Research on women and re-offending
30 March 2016
Understanding what drives the cycle of compulsive behaviour when they re-offend is one of the things women in prison want from a rehabilitation programme, says a report called Women's Experiences of Reoffending and Rehabilitation.
The research report was written by Marianne Bevan, Research Advisor, Department of Corrections, and Nan Wehipeihana , independent research consultant. The aim of the research was to better understand what they thought led to their offending, what aspects of rehabilitative assistance were perceived as useful, and what additional supports are needed to support women’s desistance.
Fifty four women were interviewed. They were all currently serving a prison sentence, had served at least one prior custodial or community sentence in the past six years and had previously attended a rehabilitation programme.
Programmes to encourage positive thinking
The women prisoners also wanted rehabilitation programmes that encourage women to think positively about themselves and help them recognise their strengths; how to manage difficult relationships; and practical and emotional support in the community after release.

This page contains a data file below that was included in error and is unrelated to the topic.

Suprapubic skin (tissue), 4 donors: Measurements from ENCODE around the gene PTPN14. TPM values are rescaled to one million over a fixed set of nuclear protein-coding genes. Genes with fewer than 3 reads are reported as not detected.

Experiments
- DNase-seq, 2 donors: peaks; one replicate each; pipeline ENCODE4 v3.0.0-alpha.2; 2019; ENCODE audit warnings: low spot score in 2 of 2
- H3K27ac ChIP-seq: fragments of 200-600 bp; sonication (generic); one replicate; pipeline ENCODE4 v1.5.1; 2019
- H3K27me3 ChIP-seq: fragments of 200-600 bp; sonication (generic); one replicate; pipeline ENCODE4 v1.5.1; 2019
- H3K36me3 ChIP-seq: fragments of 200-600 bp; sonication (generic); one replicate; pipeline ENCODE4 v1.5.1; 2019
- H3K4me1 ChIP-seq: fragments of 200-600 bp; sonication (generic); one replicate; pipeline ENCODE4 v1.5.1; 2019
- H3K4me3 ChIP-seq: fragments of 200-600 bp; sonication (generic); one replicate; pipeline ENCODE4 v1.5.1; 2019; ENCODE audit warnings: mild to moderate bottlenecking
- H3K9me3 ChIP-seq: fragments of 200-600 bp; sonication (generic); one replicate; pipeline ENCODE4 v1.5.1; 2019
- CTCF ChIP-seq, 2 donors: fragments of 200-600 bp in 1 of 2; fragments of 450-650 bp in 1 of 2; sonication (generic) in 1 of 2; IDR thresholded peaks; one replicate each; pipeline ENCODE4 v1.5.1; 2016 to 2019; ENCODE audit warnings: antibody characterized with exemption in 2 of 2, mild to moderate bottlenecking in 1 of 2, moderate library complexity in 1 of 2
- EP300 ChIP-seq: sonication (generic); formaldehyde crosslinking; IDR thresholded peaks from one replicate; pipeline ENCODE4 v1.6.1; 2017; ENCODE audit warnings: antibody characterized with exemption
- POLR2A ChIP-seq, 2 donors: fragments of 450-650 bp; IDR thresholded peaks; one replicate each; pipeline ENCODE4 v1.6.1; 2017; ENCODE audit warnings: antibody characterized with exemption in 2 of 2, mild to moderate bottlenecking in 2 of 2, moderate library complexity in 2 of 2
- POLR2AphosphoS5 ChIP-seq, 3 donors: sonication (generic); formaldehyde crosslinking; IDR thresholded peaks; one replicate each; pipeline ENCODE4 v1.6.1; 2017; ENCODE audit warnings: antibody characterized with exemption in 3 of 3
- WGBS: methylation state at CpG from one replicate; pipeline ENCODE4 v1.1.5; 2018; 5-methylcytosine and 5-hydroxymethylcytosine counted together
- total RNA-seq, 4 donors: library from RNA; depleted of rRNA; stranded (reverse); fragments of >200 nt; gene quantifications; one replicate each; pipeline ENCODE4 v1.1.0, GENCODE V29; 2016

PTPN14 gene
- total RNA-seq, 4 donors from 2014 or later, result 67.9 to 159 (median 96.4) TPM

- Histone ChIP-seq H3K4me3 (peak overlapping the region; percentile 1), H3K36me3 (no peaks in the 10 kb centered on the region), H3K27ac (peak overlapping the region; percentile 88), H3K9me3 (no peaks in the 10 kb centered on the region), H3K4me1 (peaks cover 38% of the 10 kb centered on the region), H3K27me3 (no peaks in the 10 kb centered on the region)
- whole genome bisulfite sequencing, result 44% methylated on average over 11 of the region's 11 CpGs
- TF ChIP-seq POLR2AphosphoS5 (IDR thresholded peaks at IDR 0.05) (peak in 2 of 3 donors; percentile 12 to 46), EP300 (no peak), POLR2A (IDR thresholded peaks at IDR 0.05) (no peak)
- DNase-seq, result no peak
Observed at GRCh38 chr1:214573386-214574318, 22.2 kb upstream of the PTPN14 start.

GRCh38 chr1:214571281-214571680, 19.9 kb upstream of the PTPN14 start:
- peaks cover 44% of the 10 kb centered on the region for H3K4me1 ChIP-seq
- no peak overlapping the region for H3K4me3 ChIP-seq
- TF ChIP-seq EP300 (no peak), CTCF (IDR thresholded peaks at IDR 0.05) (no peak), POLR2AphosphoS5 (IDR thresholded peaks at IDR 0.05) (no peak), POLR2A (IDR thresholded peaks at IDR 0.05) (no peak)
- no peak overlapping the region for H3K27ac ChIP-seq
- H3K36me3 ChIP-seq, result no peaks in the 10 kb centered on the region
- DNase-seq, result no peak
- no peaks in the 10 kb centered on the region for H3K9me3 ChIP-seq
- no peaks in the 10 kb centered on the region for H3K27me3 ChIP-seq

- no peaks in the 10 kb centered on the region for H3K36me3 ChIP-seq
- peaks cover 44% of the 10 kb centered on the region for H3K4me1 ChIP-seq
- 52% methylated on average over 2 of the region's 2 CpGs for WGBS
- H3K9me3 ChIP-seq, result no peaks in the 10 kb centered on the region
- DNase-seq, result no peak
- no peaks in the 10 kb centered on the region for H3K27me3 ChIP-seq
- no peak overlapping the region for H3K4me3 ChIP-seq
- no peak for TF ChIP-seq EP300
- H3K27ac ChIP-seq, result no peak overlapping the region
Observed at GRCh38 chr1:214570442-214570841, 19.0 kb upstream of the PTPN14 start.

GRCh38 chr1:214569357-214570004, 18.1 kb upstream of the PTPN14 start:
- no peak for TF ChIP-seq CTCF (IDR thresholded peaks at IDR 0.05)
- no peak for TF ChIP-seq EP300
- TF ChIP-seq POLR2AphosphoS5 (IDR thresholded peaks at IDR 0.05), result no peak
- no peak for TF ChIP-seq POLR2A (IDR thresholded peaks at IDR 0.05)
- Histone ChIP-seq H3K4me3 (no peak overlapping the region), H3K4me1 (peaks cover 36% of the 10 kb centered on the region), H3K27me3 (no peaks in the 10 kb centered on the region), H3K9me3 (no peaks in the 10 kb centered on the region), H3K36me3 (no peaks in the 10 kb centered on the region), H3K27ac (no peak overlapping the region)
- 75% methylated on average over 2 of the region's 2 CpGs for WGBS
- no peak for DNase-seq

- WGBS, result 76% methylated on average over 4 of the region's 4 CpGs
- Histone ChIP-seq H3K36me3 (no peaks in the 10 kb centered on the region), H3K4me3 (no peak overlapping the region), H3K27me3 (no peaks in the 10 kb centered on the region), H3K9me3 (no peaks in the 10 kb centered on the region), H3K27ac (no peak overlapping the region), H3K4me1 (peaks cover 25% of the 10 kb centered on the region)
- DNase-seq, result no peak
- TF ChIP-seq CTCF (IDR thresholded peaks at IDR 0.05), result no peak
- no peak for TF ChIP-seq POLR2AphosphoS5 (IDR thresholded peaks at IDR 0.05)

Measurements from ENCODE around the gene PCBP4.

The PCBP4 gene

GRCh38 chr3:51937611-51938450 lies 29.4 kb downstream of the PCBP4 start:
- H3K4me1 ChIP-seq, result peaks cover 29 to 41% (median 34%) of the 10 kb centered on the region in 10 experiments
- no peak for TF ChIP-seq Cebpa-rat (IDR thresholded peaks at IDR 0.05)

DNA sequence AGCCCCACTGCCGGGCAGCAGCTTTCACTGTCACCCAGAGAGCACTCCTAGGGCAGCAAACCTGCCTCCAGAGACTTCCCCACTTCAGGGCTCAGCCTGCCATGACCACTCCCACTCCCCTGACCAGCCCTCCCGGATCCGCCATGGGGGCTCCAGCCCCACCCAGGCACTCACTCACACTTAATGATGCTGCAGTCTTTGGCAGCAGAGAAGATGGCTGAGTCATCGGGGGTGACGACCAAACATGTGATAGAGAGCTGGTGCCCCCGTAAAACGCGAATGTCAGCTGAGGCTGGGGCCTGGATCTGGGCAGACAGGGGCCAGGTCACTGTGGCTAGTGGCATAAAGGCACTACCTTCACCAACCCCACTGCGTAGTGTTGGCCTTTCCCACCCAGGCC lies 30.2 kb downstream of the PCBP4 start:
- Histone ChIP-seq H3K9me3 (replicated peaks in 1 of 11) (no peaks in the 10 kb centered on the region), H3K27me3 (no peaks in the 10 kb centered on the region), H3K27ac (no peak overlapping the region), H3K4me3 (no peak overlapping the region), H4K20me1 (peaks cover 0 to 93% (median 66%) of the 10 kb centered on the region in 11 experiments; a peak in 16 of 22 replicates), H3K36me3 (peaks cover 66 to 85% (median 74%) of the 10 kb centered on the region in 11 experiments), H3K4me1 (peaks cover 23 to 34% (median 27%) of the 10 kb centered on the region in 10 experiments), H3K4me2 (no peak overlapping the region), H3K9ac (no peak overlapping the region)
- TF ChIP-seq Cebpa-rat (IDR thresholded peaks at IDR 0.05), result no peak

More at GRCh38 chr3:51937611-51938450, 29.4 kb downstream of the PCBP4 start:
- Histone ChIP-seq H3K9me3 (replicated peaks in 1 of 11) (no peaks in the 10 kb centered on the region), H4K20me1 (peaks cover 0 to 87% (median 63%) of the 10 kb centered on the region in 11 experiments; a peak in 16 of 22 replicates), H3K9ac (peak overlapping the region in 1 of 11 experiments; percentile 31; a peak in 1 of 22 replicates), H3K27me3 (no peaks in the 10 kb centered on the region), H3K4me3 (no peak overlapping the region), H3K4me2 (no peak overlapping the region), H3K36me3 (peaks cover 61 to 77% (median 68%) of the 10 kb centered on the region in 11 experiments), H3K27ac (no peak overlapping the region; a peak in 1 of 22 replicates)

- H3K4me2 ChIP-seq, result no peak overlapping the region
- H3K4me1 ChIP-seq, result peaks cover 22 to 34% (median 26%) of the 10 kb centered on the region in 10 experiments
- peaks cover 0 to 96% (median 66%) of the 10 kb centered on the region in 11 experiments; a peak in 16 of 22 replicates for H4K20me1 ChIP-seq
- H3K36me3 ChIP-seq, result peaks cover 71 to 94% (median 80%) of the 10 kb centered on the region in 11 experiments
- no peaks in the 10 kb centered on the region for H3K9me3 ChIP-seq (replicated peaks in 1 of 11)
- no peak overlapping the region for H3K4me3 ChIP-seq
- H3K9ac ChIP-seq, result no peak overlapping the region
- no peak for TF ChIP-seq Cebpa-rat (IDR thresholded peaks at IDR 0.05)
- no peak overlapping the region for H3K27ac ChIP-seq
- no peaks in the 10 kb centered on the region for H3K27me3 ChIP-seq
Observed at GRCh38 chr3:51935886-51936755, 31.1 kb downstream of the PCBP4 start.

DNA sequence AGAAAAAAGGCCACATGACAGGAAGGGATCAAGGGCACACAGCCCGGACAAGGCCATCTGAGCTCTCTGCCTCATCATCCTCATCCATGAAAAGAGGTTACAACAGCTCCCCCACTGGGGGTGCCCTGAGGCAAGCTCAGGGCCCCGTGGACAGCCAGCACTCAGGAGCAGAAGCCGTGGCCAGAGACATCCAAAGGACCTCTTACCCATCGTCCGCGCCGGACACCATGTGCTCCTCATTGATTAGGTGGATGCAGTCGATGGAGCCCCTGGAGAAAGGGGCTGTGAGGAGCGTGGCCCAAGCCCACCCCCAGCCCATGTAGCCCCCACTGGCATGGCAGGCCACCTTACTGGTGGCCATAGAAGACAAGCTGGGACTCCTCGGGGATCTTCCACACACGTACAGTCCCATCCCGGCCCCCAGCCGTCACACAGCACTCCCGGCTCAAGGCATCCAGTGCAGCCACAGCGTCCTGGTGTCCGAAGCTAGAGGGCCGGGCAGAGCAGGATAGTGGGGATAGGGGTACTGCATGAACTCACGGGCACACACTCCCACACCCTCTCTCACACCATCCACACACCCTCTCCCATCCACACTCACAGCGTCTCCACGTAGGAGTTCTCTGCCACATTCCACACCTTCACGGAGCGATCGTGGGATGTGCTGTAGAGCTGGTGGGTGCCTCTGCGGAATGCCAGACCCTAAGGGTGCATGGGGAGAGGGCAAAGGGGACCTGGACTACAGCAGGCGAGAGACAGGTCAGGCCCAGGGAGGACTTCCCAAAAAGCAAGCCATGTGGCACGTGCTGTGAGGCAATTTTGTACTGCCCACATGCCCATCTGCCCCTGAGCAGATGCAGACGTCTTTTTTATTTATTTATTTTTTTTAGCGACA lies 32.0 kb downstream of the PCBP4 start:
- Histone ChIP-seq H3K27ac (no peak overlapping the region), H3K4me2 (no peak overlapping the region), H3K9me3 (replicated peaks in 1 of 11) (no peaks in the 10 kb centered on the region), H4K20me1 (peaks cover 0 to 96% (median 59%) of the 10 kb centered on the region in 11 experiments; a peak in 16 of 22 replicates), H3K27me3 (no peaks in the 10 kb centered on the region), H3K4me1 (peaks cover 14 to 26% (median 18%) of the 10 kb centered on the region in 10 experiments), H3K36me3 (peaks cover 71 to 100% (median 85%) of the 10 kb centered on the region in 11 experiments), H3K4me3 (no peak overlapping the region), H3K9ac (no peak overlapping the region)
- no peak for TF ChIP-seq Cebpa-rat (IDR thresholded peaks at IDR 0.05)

“To summarise, women want a rehabilitation programme that is individualised and that simultaneously addressed inter-related emotional, practical, relationship and substance abuse issues,” writes Marianne in the report’s Summary of Findings.
For women leaving prison, accommodation and financial difficulties, the stress of providing financial and emotional support to family members, and the re-appearance of antisocial associates and partners can result in stress, frustration and a return to crime, the report states.
Capacity to create a different life
“Within the context of past trauma, relationship difficulties, economic pressures, substance abuse issues and a lack of support, many women felt they did not have the capacity to create a different life and remain resilient when confronted with emotional instability,” the report concludes.
“The limited capacity many women felt they had shows the need to ensure that women have confidence in their abilities and strategies to build healthy relationships, manage addictions, find meaningful employment and seek support.”
Neil Wallace: Neil is Arts In Corrections Advisor | Kaiārahi A Toi Ara Poutama, Arts Access Aotearoa (M: 027 263 6711 E: email@example.com). Neil works Monday to Thursday.